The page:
Oligarchs clawing back (1)

August 15, 2022

In one of his weekly addresses to the nation called Talk to the People former President Rodrigo Duterte said he had no regret in running after abusive big businesses ruled by whom he called oligarchs.

He is among the few if not the only leader of the country, save for former President Ferdinand Marcos Sr., to dare cross swords with families and groups who had a firm grip on the economy for ages.

“If there is one thing that I will bring with me when I die, it is that I was able to dismantle the oligarchs holding the government,” Duterte said.

“That’s why I did not accept their election contribution or campaign funds. I never regretted it or I do not regret it. When the time comes, you’ll have your recompense,” he said.

Among those which he considered as big fishes that he hauled in were water concessionaires which he said took advantage of consumers.

“I have many problems. These water concessionaires are shameless,” he said.

Before he stepped down, the concessionaires signed a revamped agreement with the government less the onerous provisions.

SMC’s energy inroad

It appears that the influence of big business is gathering strength anew as the new administration of President Ferdinand “Bongbong” Marcos takes over.

San Miguel Corp. (SMC) which had diversified into heavy industries has invested heavily in the capital-intensive energy sector.

Two SMC affiliates, Excellent Energy Resources Inc. and Masinloc Power Partners Ltd. Co won, through the competitive selection process, Meralco contracts to deliver 1,200 megawatts (MW) of capacity for P4.1462 per kilowatt-hour (kwh) and 600 MW for P4.2605 per kWh under contracts covering 20 years starting 2024.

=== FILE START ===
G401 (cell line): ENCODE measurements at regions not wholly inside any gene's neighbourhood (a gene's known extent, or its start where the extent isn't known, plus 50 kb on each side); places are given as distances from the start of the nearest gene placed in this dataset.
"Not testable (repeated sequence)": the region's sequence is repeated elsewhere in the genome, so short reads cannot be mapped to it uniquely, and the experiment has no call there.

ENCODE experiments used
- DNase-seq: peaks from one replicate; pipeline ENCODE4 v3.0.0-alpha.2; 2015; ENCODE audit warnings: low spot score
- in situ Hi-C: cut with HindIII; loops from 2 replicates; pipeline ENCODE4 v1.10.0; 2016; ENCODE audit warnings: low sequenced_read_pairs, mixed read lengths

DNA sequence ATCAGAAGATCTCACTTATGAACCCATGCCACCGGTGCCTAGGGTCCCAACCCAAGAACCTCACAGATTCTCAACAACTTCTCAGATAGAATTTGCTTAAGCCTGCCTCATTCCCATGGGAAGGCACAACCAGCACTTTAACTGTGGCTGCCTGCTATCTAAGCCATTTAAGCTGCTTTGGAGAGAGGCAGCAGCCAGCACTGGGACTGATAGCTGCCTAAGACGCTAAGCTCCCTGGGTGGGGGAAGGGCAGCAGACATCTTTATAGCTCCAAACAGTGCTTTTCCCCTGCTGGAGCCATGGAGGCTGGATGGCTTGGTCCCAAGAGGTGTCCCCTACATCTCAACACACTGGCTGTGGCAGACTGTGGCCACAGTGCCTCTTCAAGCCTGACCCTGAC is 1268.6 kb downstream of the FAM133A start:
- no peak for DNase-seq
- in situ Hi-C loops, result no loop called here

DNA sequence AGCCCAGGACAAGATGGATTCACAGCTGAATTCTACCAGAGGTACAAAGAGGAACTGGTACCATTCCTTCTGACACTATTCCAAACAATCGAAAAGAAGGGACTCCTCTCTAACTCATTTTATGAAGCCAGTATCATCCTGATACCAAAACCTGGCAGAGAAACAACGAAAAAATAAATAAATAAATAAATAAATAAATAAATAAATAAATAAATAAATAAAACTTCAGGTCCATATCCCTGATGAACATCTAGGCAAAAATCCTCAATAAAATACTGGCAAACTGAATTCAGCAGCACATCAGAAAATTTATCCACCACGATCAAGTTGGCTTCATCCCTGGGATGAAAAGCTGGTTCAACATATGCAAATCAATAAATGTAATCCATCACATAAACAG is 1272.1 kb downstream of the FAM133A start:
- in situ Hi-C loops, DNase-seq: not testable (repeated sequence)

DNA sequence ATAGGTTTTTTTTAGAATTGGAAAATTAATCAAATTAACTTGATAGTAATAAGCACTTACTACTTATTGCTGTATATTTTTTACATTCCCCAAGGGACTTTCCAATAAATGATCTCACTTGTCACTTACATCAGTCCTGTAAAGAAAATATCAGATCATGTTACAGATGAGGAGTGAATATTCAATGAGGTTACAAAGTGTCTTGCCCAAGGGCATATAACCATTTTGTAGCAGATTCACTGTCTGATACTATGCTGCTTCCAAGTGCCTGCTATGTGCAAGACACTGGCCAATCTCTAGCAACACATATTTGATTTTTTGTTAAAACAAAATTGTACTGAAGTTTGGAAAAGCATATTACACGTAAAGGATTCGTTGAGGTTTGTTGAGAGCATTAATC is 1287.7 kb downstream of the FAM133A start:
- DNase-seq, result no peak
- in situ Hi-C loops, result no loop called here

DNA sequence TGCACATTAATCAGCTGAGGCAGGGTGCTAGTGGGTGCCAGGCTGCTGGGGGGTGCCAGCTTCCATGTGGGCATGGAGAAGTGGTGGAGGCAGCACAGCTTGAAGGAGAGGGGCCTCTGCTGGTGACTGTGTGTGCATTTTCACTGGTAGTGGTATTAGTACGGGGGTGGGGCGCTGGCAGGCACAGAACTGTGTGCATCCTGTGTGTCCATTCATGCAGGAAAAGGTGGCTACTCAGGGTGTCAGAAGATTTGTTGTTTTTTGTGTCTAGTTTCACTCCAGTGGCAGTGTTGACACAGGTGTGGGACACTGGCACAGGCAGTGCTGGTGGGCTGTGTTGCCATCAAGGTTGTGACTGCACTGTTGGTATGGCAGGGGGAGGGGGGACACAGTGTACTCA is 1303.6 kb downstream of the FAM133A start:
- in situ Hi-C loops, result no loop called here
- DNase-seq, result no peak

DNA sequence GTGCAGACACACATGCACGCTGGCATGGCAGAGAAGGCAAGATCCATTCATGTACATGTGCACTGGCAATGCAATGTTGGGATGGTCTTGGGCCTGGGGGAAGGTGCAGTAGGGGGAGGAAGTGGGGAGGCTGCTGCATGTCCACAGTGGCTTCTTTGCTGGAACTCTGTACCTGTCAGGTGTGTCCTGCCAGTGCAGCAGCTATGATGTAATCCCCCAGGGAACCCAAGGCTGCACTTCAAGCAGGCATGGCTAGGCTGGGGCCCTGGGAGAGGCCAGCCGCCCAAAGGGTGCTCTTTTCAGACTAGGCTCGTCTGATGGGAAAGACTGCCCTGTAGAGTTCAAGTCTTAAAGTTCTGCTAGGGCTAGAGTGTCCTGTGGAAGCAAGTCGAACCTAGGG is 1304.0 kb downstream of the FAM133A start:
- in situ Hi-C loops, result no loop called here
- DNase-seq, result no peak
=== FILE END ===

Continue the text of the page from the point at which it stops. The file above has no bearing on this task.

Stakeholders in the power sector have been questioning the logic of the offers that clinched the Meralco deals being lower than the P4.30 per kwh charged by Sual coal plant and Ilijan natural gas plant, which SMC both operates.

SMC claims in its petition for relief that the Sual and Ilijan rates it signed with Meralco were too low “to recover its fuel costs”.

Just recently, two other SMC units, Excellent Energy Resources, and Masinloc Power Partners won deals for the future energy requirements of Meralco.

Based on SMC’s previous practices, it is expected to run again to Energy Regulatory Commission (ERC) for intervention to jack up its rates once they start operating.

Pricing conflict

SMC’s energy subsidiaries San Miguel Energy Corp. (SMEC) and South Premiere Power Corporation (SPPC) reported losses of P3.7 billion and P1.5 billion, respectively, as of May 2022. Both have a 10-year power supply agreement with Meralco.

SMEC operates the 1,000-MW Sual coal power plant in Pangasinan while SPPC derives electricity from the 1,200-MW Ilijan natural gas facility.

SMC’s energy companies under San Miguel Global Power (SMGP) have combined earnings of P18.8 billion in 2020, 31 percent higher than in 2019, citing “lower fuel costs and spot purchases and effective implementation of power dispatch strategies.”

SMGP profit for 2021 was reported at almost P16 billion as prices of coal and natural gas fell in 2020 when demand dipped due to the global pandemic.

It raked in P17.9 billion in net income from last year up to the first quarter of 2022.

The SMC unit has a pending cost recovery petition with the ERC for P0.80 per kWh to P5.10 per kWh from P4.30 per kWh for its 670-MW of contracted baseload capacity from the Ilijan plant, and an average of P4 per kwh from P4.30 to P8.30 per kwh for the 330-MW contracted baseload capacity from the Sual plant.

To be continued


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